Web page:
Alfredo Ramos Martinez. “Habana. El Morro,” 1901.
Watercolor. Image size: 5 1/2 x 8 1/4". Framed size: 13 x 15 3/4". Signed
and titled by artist in l. l. corner: Ramos Martinez / Habana. El Morro. Fine
condition. Beautiful archival presentation in gold-wash frame and silk box mat
with gold fillet.
The Mexican modernist Ramos Martinez painted this marvelous watercolor of the
entrance to Havana Harbor en plein air and with such immediacy that it is possible
to identify the historic moment he captured. One clue lies in the American flag
flying over El Castillo de los Tres Reyes Magos del Morro, or El Morro Castle,
one of two Spanish forts built in 1589 at the harbor mouth just north of the old
walled city of Habana Vieja. The American flag flew over the fort for only three
years—during the period of U. S. intervention in Cuba from 1899 to 1902—its
brief presence nonetheless signifying a turning point in the political history
of the Caribbean.
A Cuban landmark, El Morro Castle played an important role in the saga of colonial
conquest and control. Shortly after the Spanish settled Havana in 1519, the need
for fortification of its harbor quickly became apparent. The city had become the
rendezvous point for the twice-yearly Spanish fleets hauling their New World plunder
off to Europe. Pirates noticed these activities and mounted a devastating raid
in 1555, prompting the city to create a proper system of defense. To protect the
narrow canal leading into the harbor, the Spanish built El Morro Castle on the
north point of the opening and La Punta fort on the south point. El Morro in particular
possessed strategic importance, for whoever controlled the garrison would control
the port of Havana, one of the best natural harbors in the world. The value of
Havana harbor made it a primary target for European colonial powers challenging
Spanish authority in the Caribbean. In 1762, the British succeeded in taking El
Morro and then Cuba, which they subsequently returned to Spain at war’s
end in exchange for Florida. In succeeding centuries as Spain’s hold on
the New World was steadily chipped away, the Spanish flag over El Morro came to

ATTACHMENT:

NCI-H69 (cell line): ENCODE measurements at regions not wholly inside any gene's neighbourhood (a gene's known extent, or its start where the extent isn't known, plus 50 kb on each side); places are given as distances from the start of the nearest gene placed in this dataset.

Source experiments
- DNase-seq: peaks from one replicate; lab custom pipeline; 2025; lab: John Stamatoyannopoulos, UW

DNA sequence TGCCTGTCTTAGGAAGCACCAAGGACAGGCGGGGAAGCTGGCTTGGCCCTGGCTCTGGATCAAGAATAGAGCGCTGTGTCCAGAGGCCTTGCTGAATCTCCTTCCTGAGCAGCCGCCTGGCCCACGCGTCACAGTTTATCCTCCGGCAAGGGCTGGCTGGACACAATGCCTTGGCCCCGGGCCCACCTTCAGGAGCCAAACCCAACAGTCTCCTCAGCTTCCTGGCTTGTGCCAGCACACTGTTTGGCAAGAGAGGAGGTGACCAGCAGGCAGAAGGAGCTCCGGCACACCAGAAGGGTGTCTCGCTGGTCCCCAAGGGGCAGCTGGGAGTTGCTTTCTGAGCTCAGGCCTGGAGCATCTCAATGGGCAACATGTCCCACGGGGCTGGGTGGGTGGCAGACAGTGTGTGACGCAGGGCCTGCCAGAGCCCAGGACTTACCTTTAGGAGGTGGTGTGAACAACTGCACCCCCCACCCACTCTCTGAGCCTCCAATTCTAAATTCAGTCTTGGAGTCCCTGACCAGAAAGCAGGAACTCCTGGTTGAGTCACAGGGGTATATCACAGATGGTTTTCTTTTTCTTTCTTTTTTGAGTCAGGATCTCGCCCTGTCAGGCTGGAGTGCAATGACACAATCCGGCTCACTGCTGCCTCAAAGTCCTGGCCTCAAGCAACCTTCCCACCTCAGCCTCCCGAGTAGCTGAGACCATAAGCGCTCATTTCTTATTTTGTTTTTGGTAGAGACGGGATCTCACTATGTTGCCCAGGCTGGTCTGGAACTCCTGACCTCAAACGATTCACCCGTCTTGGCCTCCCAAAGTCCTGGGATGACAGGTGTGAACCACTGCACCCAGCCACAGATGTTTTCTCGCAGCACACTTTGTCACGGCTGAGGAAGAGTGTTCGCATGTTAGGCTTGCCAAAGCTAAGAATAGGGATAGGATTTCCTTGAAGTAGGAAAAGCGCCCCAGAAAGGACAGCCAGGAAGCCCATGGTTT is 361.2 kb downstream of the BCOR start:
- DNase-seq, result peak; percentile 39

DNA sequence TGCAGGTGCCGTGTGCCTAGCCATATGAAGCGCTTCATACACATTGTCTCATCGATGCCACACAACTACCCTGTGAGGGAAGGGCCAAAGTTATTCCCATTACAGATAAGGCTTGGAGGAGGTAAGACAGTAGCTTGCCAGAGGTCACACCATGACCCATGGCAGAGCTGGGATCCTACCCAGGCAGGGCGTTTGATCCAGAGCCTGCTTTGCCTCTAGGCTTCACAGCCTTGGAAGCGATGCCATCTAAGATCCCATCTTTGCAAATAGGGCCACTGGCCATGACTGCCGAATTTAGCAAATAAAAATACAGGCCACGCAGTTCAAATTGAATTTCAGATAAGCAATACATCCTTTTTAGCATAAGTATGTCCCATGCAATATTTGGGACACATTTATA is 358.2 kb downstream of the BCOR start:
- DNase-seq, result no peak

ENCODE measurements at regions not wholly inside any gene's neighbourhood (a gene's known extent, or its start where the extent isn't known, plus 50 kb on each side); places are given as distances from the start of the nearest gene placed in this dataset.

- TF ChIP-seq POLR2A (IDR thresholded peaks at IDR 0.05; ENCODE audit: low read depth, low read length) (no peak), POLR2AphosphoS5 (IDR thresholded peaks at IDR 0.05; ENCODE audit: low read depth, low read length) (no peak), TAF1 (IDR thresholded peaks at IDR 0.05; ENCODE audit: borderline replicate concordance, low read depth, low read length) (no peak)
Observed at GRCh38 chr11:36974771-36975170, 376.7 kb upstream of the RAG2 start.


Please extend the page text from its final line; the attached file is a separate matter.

symbolize that country’s last foothold in America.
The Spanish-American War in 1898 dealt the final blow to Spanish ascendancy in
the Carribean when Cuba came under possession of the United States. The U. S.
intervention of the island began on January 1, 1899, and was aimed at creating
a Cuban republic under American jurisdiction. The new era in Cuban history became
official when the Spanish flag at El Morro was lowered and replaced by the American
flag. U. S. intervention ended in May 1902 with the inauguration of the first
president of the newly created Republic of Cuba.
Ramos Martinez’s watercolor portrays the old garrison on a bright day in
which relatively calm waters of the Caribbean flow into the narrow channel at
the mouth of the harbor. He represents, perhaps, a sunny quiescence in the island’s
history, a momentary interim between past and future. Ramos Martinez’s high-keyed
palette signals his recent encounters with the techniques of impressionism, as
he was at the time studying in Paris. Saturated colors delineate the stone geometry
of the old fort and the nineteenth-century lighthouse that dominates the rocky
headlands of the harbor entrance.
Initially schooled at the National Academy in Mexico City, Ramos Martinez sought
an escape from its rigid nineteenth-century European academism. Freedom came in
the form of patronage from Phoebe Hearst, who financed twelve years of study for
the young artist in Paris. When Ramos Martinez returned to Mexico in 1910, he
came armed with the tools for an artistic revolution just as his country headed
into political revolution. By 1913 Ramos Martinez had established Mexico’s
first Open-Air School of Painting and began to teach the next generation of artists
a new way of seeing, thus freeing them from the restraints of the past. In the
first group were David Alfaro Siquieros, Francisco Diaz de Leon, and Mateo Bolanos,
all future initiators of the modernist movement whose subsequent innovations earned
Ramos Martinez the sobriquet of “father of Mexican modernism.”
This is a fine early Impressionist work by Ramos Martinez, small but mighty in
its historical implications.